Drink-driver drove wrong way along A14

The A14 westbound, close to the Woolpit junction. A vehicle fire is causing delays to motorists on t

Police came across Peter Hollocks driving the wrong way down the A14. Stock image - Credit: Archant

A motorist who was nearly three times the drink-drive limit when he drove the wrong way along the A14 has been given a suspended prison sentence.

Sentencing Peter Hollocks to a 10-month prison sentence, suspended for 24 months, Judge David Pugh said: “It’s only due to sheer good fortune that you didn’t cause a collision with any other road users, which may have resulted in possible loss of life.

“The potential for harm was very high."

Hollocks, 51, formerly of Bell Meadows, Bury St Edmunds but now living at Council Houses, The Street, Preston St Mary, admitted dangerous driving and drink-driving.

He was also given a 90-day alcohol abstinence and monitoring requirement and a 30-day rehabilitation activity requirement.

He was also banned from driving for two years, after which he must take an extended retest.

Nicola May, prosecuting at Ipswich Crown Court on Tuesday (June 29), said police received received reports from concerned members of the public at about 11pm on August 30 last year.

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They said that a Ford Focus was driving westbound towards Bury Edmunds from Woolpit on the eastbound carriageway - against the flow of traffic.

Police officers drove to the area and saw headlights coming towards them in the fast lane.

They slowed down and flashed their headlamps at the car and the driver of the Ford Focus flashed back.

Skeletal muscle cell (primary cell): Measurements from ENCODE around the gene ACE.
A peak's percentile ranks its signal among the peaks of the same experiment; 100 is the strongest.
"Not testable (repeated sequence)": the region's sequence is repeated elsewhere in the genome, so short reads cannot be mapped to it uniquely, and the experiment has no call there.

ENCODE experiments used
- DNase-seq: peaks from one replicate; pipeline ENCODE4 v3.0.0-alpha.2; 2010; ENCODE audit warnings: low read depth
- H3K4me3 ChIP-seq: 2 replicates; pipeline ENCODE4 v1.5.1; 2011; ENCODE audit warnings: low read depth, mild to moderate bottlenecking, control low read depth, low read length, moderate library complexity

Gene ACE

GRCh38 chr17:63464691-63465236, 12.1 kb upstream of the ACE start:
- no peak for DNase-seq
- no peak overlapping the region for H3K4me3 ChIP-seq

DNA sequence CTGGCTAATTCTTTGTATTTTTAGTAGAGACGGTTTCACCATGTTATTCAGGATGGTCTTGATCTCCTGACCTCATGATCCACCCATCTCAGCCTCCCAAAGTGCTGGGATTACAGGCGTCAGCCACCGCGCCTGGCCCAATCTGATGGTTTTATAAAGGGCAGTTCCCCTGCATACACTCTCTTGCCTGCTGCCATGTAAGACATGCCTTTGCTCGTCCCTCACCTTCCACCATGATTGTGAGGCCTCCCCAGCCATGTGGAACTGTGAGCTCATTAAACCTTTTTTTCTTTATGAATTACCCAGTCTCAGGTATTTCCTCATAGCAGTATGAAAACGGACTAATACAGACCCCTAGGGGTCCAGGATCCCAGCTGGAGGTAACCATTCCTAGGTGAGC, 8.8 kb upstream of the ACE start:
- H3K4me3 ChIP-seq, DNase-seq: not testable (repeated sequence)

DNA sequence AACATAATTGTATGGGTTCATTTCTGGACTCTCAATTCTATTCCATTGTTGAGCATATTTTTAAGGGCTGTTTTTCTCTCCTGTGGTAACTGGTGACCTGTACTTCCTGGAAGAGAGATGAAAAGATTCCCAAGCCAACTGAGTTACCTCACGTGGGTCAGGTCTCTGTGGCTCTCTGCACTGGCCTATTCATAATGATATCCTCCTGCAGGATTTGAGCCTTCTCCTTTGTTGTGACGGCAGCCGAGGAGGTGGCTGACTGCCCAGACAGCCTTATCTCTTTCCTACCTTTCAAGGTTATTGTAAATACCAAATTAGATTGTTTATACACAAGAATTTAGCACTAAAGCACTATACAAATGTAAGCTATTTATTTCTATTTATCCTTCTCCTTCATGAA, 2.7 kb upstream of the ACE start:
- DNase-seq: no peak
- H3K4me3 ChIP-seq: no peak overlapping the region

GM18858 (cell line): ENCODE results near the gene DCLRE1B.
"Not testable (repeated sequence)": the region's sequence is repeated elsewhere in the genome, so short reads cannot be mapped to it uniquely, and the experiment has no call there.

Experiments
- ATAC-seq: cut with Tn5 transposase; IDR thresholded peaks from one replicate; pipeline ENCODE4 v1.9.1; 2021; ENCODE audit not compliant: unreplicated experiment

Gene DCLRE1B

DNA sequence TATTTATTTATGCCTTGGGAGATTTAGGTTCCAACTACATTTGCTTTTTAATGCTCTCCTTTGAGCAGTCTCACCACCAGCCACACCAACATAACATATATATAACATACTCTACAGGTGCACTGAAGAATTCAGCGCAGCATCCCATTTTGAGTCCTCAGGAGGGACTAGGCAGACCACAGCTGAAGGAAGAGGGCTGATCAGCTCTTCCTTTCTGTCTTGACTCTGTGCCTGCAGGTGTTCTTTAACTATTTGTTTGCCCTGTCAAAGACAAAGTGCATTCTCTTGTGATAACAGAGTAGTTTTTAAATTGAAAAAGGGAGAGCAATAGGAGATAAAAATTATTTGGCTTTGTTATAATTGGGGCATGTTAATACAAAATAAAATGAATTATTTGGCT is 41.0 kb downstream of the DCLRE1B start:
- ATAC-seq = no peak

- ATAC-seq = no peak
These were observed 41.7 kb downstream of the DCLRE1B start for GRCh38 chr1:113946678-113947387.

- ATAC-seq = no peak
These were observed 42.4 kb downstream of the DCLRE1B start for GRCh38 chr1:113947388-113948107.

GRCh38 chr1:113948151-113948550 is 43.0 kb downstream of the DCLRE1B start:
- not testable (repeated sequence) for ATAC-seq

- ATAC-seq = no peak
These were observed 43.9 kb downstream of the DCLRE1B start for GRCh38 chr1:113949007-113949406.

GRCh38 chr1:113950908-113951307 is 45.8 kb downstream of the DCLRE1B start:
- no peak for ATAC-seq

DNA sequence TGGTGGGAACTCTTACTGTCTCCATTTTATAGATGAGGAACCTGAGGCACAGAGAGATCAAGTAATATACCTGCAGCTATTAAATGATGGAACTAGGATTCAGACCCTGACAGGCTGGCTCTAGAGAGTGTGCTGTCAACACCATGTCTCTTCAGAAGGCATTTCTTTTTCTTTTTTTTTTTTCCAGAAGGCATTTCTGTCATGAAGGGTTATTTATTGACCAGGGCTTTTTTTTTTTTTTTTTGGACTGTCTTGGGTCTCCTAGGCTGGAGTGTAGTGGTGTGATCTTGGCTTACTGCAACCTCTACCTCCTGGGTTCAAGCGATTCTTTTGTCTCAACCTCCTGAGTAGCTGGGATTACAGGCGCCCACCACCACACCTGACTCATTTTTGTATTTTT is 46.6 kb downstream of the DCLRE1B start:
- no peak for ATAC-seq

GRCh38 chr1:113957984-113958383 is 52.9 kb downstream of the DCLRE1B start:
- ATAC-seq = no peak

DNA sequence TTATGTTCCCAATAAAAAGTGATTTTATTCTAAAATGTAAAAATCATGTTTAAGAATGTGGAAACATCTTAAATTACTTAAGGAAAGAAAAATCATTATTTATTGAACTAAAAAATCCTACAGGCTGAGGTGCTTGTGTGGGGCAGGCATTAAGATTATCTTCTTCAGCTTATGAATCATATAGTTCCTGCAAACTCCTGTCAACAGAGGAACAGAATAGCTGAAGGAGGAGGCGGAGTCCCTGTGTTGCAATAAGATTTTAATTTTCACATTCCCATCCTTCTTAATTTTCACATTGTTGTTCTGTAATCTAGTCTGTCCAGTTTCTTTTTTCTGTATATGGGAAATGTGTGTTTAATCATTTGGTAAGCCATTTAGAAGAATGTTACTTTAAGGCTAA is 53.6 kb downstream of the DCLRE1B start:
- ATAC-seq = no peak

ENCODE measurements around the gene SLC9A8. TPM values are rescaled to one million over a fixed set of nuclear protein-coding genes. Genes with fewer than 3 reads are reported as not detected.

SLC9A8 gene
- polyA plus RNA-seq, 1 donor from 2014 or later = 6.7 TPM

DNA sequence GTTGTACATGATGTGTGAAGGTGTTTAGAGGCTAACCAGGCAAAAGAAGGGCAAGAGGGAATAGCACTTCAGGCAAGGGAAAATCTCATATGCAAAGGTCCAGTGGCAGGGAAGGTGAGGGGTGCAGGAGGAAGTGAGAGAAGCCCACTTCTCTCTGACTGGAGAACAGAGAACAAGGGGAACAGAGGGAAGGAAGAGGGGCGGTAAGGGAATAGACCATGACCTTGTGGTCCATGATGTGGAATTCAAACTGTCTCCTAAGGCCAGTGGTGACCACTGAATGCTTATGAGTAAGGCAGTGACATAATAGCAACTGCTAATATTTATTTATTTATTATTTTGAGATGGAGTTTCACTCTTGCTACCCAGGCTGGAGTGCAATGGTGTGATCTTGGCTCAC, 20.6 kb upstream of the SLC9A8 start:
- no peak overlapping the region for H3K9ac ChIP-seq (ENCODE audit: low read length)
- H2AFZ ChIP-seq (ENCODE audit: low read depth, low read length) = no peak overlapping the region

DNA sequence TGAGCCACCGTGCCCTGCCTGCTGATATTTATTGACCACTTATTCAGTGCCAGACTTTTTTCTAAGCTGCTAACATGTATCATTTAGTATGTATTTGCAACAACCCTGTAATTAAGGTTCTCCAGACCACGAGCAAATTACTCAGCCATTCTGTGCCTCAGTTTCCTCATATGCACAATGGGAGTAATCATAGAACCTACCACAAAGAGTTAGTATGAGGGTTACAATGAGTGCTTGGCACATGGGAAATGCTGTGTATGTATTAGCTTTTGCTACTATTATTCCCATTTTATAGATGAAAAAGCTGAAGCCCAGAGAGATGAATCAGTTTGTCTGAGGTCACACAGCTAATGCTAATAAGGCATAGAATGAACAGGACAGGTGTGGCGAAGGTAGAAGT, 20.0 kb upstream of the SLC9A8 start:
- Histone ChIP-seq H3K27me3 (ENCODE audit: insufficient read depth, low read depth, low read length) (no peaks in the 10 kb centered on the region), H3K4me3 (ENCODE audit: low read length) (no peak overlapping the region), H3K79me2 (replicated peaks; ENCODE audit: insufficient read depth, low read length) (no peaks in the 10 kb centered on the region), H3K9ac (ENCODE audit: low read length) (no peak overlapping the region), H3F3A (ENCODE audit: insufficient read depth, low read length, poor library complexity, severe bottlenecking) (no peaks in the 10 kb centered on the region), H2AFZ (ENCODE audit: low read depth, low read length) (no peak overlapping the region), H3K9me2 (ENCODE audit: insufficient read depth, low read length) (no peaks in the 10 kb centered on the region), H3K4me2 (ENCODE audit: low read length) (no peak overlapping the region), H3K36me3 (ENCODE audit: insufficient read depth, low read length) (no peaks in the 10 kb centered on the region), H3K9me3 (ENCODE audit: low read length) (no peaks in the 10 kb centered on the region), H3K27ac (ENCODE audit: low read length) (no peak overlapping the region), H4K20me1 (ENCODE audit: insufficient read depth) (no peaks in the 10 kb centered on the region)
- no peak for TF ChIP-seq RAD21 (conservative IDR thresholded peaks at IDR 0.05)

“It wasn’t clear if it was going to stop at all,” said Miss May.

She said the police officers had been prepared to disable the Ford Focus using their car to block its path.

Fortunately, it did slow down and eventually came to a halt after the officers positioned their car at a right angle across both lanes.

When the officers approached the car, it was clear the driver had been drinking as he smelled of alcohol, couldn’t complete full sentences and appeared to be vacant.

A breath test showed he had 95 microgrammes of alcohol in 100 millilitres of breath –  nearly three times the the legal limit of 35mcg.

The court heard that in 2008, Hollocks was given a community order and banned from driving for two years for drink-driving.

Joanne Eley, for Hollocks, said  her client was incredibly remorseful and had not drunk any alcohol since the night of the offences.

She said he had been involved in three cycling accidents which had  left him with brain damage, resulting in him having to stop work.

She said Hollocks suffered from anxiety and he had tried to kill himself because he was struggling to cope.

She said things had improved in the last year and that he was now doing voluntary work and living with his parents.

“He is a different man now in relation to his mental health and his issues with alcohol,” said Miss Eley.

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